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“We’re just delighted that in 1948, an effort [was made] to sort of liberate and free the Jewish people,” Mayor Marion Barry proclaimed in his own inimitable fashion last week while announcing financing for his airfare to Israel this week. The invitation to participate in a sister cities conference in conjunction with Israel’s 50th anniversary came from none other than the Israeli government, which also offered to pay for the mayor’s lodging. But it was up to the mayor to get his own self to the Holy Land, and community activists balked at Barry’s decision to use municipal funds to international ends. Lawyer/doctor-suer Jack H. Olender eventually ponied up $2,000 for Barry’s economy-class ticket, a gesture that the first class-coveting Barry originally deemed a “sacrifice.” We feel your pain, Your Honor. In hopes that this particular junket will be as successful as your hug across the Atlantic with the brutal dictators of Nigeria, we provide this cultural guide to the Holy Land. Shalom!
Travel restrictions The good news: You should avoid traveling on public buses; your usual MO of a siren-blaring motorcade is much safer. The bad news: Despite your natural instincts, the State Department recommends that U.S. citizens avoid large crowds and political demonstrations at all times.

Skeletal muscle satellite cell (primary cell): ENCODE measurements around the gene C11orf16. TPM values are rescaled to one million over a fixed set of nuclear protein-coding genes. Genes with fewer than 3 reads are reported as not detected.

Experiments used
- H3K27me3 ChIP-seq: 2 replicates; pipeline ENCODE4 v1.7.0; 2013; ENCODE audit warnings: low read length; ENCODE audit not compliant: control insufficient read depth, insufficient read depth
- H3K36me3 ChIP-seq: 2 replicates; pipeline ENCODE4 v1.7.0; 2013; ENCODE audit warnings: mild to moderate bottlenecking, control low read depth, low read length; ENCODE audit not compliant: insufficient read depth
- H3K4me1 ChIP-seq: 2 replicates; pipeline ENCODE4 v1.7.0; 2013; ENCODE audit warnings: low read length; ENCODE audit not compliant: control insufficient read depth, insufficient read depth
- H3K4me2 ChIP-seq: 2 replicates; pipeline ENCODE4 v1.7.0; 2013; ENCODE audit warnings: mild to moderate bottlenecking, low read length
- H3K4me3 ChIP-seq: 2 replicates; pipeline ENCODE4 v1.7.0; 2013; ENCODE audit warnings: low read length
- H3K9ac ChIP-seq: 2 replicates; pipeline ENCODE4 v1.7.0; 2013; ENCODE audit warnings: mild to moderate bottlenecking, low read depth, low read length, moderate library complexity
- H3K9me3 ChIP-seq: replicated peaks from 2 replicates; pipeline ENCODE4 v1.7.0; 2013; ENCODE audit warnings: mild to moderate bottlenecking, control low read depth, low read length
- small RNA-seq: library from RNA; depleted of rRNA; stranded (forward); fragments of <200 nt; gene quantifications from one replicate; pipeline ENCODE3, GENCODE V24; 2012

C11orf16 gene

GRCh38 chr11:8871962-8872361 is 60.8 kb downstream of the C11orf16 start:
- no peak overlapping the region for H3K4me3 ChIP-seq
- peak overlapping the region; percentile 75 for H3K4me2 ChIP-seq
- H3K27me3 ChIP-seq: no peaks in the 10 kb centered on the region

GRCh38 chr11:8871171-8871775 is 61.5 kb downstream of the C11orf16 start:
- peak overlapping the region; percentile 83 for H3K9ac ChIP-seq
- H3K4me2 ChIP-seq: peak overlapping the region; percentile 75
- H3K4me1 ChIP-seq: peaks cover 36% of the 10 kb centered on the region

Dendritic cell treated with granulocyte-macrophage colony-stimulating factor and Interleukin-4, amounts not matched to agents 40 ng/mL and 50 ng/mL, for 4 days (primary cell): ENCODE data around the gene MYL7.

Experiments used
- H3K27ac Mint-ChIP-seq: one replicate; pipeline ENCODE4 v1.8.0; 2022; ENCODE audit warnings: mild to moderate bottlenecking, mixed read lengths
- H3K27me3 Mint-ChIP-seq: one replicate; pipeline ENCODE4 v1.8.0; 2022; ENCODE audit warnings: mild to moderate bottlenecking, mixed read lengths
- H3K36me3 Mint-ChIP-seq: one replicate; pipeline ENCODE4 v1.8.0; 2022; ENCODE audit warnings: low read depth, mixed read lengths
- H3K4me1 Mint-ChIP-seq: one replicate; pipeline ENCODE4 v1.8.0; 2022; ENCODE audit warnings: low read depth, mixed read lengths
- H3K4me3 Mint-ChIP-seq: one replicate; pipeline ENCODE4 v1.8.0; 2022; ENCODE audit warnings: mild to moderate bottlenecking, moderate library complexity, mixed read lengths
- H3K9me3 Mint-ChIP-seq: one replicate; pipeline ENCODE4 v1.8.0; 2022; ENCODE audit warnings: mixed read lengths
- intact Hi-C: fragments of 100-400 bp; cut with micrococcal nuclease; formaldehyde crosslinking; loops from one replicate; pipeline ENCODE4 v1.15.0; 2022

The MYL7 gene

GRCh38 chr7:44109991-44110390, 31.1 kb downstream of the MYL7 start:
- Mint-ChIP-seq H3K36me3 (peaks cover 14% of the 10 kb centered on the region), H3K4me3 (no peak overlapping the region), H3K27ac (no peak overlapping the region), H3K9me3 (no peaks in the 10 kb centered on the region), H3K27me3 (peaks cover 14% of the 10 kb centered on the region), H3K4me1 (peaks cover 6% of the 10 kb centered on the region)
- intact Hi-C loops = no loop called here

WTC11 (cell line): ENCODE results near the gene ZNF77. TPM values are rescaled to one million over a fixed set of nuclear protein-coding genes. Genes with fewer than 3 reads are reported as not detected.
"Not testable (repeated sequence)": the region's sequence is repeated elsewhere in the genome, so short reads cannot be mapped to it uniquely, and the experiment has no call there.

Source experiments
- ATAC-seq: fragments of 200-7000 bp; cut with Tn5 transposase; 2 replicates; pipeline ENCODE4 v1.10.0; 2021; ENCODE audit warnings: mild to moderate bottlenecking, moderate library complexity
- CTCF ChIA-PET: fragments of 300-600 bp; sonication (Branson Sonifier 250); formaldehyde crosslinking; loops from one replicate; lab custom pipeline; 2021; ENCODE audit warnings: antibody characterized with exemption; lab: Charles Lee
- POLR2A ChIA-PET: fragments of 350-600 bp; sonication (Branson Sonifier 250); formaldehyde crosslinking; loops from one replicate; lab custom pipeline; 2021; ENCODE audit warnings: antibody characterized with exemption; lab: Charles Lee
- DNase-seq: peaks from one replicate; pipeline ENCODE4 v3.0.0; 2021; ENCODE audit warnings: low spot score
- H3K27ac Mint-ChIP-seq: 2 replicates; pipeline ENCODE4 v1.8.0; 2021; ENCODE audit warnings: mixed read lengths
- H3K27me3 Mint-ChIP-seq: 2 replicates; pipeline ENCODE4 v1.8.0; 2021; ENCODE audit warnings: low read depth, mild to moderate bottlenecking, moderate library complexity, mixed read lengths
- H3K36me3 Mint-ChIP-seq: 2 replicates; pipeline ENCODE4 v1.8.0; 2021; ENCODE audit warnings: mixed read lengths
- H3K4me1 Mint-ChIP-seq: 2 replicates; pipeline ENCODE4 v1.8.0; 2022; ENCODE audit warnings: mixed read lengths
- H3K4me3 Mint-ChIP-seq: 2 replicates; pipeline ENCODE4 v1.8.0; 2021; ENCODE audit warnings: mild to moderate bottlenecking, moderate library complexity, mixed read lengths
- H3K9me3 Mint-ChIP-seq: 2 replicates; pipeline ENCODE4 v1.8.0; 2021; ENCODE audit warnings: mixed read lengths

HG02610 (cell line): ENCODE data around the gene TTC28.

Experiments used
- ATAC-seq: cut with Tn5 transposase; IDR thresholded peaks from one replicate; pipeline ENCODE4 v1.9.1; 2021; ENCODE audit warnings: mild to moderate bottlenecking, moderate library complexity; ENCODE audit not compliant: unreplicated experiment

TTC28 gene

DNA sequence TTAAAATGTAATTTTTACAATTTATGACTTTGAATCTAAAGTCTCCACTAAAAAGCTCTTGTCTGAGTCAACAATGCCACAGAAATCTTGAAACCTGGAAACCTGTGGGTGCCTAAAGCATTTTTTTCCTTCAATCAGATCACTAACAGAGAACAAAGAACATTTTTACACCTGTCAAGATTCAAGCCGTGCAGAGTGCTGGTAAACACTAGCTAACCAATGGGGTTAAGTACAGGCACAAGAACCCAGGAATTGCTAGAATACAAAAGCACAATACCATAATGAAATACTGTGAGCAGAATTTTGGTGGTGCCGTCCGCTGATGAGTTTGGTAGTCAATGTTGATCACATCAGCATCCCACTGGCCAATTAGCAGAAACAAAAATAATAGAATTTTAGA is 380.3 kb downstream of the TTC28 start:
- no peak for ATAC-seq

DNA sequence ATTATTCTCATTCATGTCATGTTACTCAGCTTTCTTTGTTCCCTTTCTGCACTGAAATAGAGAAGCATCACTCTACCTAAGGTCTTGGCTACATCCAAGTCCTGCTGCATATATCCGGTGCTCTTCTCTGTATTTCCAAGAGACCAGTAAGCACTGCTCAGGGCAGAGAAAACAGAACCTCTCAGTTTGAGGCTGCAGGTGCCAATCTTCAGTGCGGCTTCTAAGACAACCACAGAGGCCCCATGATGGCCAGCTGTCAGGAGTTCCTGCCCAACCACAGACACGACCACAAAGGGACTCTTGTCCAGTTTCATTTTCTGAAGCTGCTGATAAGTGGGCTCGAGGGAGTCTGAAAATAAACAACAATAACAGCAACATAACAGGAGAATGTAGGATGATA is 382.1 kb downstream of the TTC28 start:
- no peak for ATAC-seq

Colloquialisms When someone says that people are “getting stoned” at Meah She’arim, please note: They mean that ultra-Orthodox zealots are throwing rocks at Reform Jews, not passing the pipe.
R & D Wondering how to get those freeloading suburbanites to fork over their fair share? Ponder this: For security reasons, 45,000 Palestinians in Gaza and the West Bank need magnetic-striped ID cards to cross into Israel proper.
Revitalization The city of Ariel, in the Golan Heights, was born in 1978 on a barren hill of craggy rocks and is now alive with commerce, residential neighborhoods, high-quality education, and thriving industry. Could the same be done on the Southwest waterfront?
Local flavor Homesick? Be sure to check out the intense squalor of Gaza and the West Bank.
Religious experiences Apropos your own persecution at the hands of the FBI, visit the Christian Quarter of Jerusalem to stop at each of Jesus’ 13 stations of the cross on the way to his crucifixion.
Personal epiphany Jerusalem’s Wailing Wall is all that remains of the once-powerful kingdom of Solomon, a poignant reminder (and hint) that all fiefdoms must end eventually.
Common ground Remember that Jerusalem is no stranger to foreign interlopers seizing control: Sennacherib and the Assyrians, Nebuchadnezzar and the Babylonians, Alexander the Great and the Greeks, the Emperor Constantine and the Byzantines… Be thankful that Brimmer and Co. didn’t round up the locals and behead them.
Compare and contrast Marvel at the “holy stones” paving the road through the Jaffa Gate in Jerusalem’s Old City. How is it that these public works paved by the ancient Romans last centuries while the Department of Public Works’ fixes on Florida Avenue degrade in a matter of days?
Scenic views The Temple Mount is where Jesus is said to have returned after his resurrection. As a man who knows a thing or two about resurrection, feel free to take in the vista.CP